Why the US dollar is winning the currency World Cup
Neal Kimberley says the Federal Reserve’s proactive approach to monetary policy and changes to US tax laws have bolstered the currency
The United States may have failed to qualify for the 2018 Fifa World Cup but its economy and currency have been on a winning streak. A robust US economy and the trajectory of Federal Reserve monetary policy relative to other central banks, should continue to underpin the US dollar’s allure.
There’s even an argument that trade wars could work to the US economy’s advantage.
“If there is a trade war, investment related to outsourcing will stop and investment will take place in the US instead, though consumption and trade will suffer,” wrote Stephen Li Jen, of London-based Eurizon SLJ Macro, last week. “If, on the other hand, there is no trade war, the improved prospect of exporting to China should also help the investment environment in the US.”
Jen’s view is that the greater likelihood is that Beijing and Washington will avoid a full-blown trade war and that the possibility of the emergence of “a global trading system that is freer and fairer should lead to a surge in investment in the US, flattering its potential growth rate”.
Many might disagree with that view but few could deny that the economic data emerging from the US remains healthy, even after seven rate hikes from the Fed that began back in late 2015. Indeed, more rate rises are in the offing, which may only enhance the attraction of a US dollar which, as Jen wrote, “is now the highest-yielding currency among the G10”.
Indeed, “with the [US] economy strong and risks to the outlook balanced, the case for continued gradual increases … remains strong,” said Federal Reserve chief Jerome Powell last week.
In fact, Fed policy is still accommodative. While, on June 13, the Fed raised its benchmark overnight lending rate by 25 basis points to a range of 1.75 per cent to 2 per cent, the year-on-year US Consumer Price Index in May was 2.8 per cent.
The Fed may have hiked its rate seven times, but in real terms its benchmark rate is still negative.
That said, elsewhere in the world, the European Central Bank seems intent on keeping its nominal benchmark rate negative until at least the third quarter of 2019, the Bank of Japan remains wedded to ultra-accommodative policy settings and the Bank of England continues to deliberate on whether the UK economic outlook can justify an increase to 0.75 per cent from the current 0.5 per cent level.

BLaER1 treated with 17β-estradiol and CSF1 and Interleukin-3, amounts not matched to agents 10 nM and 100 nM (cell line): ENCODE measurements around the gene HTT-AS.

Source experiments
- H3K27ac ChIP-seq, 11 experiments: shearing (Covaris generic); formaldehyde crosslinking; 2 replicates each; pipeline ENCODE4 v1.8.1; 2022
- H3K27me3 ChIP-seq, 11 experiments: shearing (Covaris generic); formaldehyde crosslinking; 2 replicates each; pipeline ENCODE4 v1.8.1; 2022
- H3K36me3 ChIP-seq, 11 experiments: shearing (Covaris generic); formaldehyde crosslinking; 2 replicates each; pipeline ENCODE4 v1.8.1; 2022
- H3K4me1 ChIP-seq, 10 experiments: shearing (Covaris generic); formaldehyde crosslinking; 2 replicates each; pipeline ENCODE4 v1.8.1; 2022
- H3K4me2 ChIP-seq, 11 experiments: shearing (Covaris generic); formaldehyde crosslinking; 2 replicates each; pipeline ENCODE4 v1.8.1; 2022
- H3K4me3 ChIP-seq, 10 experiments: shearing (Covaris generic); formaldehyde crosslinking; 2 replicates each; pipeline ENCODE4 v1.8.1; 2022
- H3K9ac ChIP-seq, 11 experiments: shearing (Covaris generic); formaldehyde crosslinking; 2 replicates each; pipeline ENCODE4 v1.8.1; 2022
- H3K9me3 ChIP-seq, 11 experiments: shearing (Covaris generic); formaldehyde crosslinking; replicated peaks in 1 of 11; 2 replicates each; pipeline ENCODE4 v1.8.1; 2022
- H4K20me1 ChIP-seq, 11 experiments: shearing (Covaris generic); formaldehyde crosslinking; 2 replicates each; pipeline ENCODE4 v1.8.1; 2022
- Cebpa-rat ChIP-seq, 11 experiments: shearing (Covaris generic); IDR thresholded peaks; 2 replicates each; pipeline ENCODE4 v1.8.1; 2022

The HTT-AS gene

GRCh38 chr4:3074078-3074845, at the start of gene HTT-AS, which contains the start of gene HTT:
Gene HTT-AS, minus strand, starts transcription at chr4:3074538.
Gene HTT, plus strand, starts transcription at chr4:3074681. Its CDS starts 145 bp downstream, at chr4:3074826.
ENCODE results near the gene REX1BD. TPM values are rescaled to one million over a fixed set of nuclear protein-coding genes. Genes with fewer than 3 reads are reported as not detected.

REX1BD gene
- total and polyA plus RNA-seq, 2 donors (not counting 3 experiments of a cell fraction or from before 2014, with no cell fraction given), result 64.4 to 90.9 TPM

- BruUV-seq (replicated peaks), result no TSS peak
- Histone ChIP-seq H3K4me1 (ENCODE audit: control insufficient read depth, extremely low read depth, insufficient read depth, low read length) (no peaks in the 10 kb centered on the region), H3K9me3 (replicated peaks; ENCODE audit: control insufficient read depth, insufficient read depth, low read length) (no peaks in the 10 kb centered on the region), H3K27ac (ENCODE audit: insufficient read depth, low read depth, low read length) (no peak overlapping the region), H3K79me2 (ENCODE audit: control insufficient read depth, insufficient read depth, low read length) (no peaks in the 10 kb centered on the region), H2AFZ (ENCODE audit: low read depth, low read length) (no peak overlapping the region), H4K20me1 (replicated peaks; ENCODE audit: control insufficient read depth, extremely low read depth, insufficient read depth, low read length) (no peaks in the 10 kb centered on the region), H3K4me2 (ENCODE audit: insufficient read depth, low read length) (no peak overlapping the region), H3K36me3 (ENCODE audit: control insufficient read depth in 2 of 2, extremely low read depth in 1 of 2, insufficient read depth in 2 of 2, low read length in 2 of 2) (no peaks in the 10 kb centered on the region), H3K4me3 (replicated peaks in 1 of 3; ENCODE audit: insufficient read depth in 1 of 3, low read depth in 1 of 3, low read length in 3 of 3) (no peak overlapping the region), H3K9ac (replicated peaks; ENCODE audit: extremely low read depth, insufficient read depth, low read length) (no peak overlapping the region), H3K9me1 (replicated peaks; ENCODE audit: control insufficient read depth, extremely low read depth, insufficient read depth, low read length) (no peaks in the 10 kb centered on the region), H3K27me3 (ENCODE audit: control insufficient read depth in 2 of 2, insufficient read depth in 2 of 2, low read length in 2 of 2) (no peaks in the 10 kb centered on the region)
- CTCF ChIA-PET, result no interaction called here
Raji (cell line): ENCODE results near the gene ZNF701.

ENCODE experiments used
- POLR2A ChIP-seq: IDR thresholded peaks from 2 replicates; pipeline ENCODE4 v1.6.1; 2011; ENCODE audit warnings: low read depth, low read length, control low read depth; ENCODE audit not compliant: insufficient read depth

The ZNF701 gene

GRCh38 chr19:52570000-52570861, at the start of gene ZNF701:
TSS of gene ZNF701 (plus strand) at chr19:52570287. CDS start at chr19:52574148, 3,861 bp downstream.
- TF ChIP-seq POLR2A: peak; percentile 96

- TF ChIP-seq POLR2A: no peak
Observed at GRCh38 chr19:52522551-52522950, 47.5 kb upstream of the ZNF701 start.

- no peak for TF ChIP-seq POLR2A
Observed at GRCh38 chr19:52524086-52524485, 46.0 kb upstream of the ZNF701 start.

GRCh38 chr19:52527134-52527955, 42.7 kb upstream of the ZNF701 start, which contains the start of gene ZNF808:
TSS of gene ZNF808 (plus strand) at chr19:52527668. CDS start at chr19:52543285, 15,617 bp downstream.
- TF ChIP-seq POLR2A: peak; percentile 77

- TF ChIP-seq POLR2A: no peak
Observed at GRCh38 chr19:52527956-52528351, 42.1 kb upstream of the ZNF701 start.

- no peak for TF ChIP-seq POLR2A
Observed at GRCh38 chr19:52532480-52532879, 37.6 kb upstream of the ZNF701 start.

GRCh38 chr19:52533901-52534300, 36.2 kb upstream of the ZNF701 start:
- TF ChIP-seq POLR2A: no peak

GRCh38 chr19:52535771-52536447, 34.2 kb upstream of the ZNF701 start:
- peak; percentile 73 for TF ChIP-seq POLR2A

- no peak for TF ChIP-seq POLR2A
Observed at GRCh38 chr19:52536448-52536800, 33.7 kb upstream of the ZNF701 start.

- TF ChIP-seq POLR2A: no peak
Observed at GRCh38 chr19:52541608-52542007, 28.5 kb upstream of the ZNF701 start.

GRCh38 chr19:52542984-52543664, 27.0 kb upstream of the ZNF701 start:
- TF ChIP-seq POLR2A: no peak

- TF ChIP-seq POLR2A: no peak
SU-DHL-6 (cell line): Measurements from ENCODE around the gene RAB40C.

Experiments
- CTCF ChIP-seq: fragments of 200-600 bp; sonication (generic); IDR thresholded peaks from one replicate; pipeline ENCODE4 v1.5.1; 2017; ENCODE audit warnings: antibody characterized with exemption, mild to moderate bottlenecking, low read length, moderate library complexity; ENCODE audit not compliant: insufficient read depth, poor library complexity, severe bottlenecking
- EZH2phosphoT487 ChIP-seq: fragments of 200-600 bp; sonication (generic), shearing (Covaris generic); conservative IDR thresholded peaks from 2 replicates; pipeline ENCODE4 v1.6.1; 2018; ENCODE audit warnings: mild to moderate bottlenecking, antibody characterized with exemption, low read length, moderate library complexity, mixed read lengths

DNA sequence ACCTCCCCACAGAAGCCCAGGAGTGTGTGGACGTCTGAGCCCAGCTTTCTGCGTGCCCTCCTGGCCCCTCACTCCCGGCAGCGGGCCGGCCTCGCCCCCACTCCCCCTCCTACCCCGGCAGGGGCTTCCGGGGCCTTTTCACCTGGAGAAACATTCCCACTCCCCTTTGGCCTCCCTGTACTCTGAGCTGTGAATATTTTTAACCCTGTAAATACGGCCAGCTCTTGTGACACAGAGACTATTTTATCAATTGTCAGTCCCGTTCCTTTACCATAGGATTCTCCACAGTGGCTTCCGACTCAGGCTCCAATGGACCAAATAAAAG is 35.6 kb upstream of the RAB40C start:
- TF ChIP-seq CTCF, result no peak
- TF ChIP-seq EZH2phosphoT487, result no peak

In football terms, while the Fed has adopted an attacking formation, other central banks are in catenaccio mode, an Italian soccer system where defence is key. The greenback should benefit as a consequence.
However, such defensive monetary stances might make sense as, outside the US, economic performance is a little patchy, a point picked up on by US bank Goldman Sachs on June 20.
“The broad US dollar tends to perform poorly when the global economy performs well,” the bank wrote, but “lately, however, non-US growth expectations have come down, while the Fed has carried on hiking” and “what was a mildly negative US dollar backdrop turned more clearly positive”.
“Solid US growth, Fed hiking and weaker non-US activity are the standard recipe for US dollar strength,” the bank concluded.
But that’s not all. Outside the US, the supply of dollars has become tighter. As HSBC noted on Friday, there has been a steep rise in the US dollar three-month Libor rate, highlighting “the tightening in offshore dollar funding conditions”, though the move has stalled recently. However, “the three-month US CD [certificate of deposit] rate has barely budged, implying that banks that fund themselves from deposits in the US have not seen an equivalent rise in costs”.
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Regulatory issues might explain part of the divergence but HSBC feels that “changes in US tax law enacted last year, which makes it less costly for American companies to repatriate profits held offshore” may also be playing a role. “Foreign earnings retained abroad by US companies turned sharply negative in the first quarter of this year”, the bank wrote.
Further, the bank estimated that around US$158 billion in overseas profits was brought back to the US, plus some US$50 billion or so ordinarily retained abroad. A swing of that size, HSBC argued, means “a lot less cash sloshing around overseas to be lent on, and a lot more stashed in US bank accounts or otherwise now floating through the US financial system”.
In the currency World Cup, with such strength in depth, it’s the US dollar that is the current champion. It’s unlikely to be knocked off that pedestal any time soon.
Neal Kimberley is a commentator on macroeconomics and financial markets